I have an end-of-the-year tax question that I hope you can help me with. Normally, I would ask my accountant; however, I’ve had a recent falling out with my accountant and I no longer have confidence in him. I plan to hire a new accountant sometime after the first of the year. This year because of family issues, I virtually did not work. My W-2 will show about $8,000 and the only other income that I have is a few thousand dollars in interest. I am going back to work in January and my salary will be about $75,000. My first question deals with charitable contributions. Typically, I make my contributions at the end of the year and I question whether it makes sense to make them this year or just wait until next year. My second question is since I did not work a full year, am I still eligible for a Roth IRA contribution? Lastly, is there anything else you think I should do this year considering my low income?
I think without question it would make sense to delay your charitable contributions into next year. This year, from a tax standpoint, you’re going to have no taxable income. Therefore, the deductions for your contributions are worthless from a tax standpoint. Next year with your higher income, more likely than not you are going to be able to itemize your deductions and as a result, those charitable contributions will be of value to you. Therefore, my recommendation is to delay your deductions.
I recognize that for most people who make charitable contributions the primary reason is to help the charitable organization achieve their goals. The tax consequences are secondary. However, in the situation at hand by delaying making that contribution until the beginning of 2017, it’s a win-win situation. The charity is still getting their money to help them achieve their goal and at the same time, you should be able to receive a tax benefit for your charitable donation. Therefore, it’s a win-win situation.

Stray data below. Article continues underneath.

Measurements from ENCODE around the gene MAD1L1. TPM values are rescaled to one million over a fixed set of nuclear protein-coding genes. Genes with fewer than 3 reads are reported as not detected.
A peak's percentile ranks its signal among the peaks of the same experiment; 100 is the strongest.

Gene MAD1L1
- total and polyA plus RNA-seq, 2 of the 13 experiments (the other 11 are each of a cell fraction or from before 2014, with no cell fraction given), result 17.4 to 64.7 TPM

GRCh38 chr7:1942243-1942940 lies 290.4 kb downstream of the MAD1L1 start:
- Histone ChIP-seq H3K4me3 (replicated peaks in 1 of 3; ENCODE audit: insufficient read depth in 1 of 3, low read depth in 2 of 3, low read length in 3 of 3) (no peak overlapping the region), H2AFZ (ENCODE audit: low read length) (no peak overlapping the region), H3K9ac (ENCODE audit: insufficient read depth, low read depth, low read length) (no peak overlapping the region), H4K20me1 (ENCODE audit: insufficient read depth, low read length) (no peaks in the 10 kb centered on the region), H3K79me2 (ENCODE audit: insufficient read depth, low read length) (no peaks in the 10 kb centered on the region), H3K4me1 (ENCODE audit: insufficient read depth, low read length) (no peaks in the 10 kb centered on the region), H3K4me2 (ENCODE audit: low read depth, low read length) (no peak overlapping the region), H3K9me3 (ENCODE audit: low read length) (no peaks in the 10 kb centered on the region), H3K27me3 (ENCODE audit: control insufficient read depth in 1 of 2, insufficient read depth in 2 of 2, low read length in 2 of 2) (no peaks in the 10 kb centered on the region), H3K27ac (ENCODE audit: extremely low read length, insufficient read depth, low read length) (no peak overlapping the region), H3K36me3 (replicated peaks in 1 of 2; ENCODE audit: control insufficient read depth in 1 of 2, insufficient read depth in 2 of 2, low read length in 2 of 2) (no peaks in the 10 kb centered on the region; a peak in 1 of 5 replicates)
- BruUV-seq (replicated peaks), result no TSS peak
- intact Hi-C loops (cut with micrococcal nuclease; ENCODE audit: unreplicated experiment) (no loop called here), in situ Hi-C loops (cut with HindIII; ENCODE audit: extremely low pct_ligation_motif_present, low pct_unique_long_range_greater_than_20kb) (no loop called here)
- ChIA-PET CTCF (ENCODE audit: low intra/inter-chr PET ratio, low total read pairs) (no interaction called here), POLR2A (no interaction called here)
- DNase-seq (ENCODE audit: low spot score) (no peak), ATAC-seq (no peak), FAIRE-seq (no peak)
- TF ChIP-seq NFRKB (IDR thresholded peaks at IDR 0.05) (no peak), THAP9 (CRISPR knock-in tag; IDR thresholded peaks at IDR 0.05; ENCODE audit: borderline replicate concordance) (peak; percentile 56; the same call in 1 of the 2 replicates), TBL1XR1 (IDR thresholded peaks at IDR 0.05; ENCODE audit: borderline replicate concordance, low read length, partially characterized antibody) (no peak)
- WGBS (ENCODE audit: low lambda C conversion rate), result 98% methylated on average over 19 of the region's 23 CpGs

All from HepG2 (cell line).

With regard to whether you are eligible to contribute into a Roth IRA, the answer is yes. The fact that you only worked part time is relatively meaningless. The key is that you have earned income and since your taxable income is not above the thresholds for a Roth IRA contribution, there is no problem with you contributing to one. As a side note, I will mention I think it would be a great move for you to consider a Roth IRA. In fact, for most people, I believe Roth IRA’s are a great investment vehicle that more people should consider.
Is there anything else you can do from a tax standpoint that makes sense? I do believe there is. What you should explore is the idea of doing a Roth conversion. You can convert enough of your traditional IRA into a Roth IRA so you still stay in a zero bracket situation. Therefore, the affect would be that you’ve taken tax-deferred money, turned it into tax-free money and it costs you nothing.
You should also consider delaying paying your property taxes till next year. Once again, the reason is that the deductions will not be worth anything to you this year but will be valuable next year. In fact any items that will be tax deductible to you, for tax reasons, should be delayed until next year.
One last note, remember that Roth IRA contributions can be made up until April 15th 2017, however, conversions must be completed before the end of the year; therefore, you must act immediately.